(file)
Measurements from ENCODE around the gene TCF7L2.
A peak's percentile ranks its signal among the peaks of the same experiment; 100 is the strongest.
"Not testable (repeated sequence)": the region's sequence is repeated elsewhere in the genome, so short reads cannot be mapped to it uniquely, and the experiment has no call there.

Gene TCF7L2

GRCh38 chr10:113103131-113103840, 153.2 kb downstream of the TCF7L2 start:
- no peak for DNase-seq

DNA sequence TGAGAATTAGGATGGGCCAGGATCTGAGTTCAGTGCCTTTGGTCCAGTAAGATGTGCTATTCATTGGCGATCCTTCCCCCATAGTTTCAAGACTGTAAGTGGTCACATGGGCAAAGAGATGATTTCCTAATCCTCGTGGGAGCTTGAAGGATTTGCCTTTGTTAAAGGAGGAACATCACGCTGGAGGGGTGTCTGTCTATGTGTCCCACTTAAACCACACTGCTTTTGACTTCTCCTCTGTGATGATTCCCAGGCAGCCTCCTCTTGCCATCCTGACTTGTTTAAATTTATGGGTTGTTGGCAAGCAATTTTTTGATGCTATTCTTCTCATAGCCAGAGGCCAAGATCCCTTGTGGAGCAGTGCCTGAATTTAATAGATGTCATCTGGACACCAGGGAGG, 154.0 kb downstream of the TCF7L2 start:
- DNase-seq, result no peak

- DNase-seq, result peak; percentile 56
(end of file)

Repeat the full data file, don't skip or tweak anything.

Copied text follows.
Measurements from ENCODE around the gene TCF7L2.
A peak's percentile ranks its signal among the peaks of the same experiment; 100 is the strongest.
"Not testable (repeated sequence)": the region's sequence is repeated elsewhere in the genome, so short reads cannot be mapped to it uniquely, and the experiment has no call there.

Gene TCF7L2

GRCh38 chr10:113103131-113103840, 153.2 kb downstream of the TCF7L2 start:
- no peak for DNase-seq

DNA sequence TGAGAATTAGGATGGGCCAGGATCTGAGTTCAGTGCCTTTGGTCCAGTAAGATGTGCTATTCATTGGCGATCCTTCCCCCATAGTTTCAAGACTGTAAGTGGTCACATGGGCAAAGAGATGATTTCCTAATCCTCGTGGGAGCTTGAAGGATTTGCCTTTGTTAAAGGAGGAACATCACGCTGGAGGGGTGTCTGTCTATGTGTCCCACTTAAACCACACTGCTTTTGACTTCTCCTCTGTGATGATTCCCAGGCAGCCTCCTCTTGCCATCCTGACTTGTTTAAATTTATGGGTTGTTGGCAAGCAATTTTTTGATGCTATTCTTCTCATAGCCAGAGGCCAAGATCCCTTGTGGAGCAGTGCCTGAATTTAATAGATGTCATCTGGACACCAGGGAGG, 154.0 kb downstream of the TCF7L2 start:
- DNase-seq, result no peak

- DNase-seq, result peak; percentile 56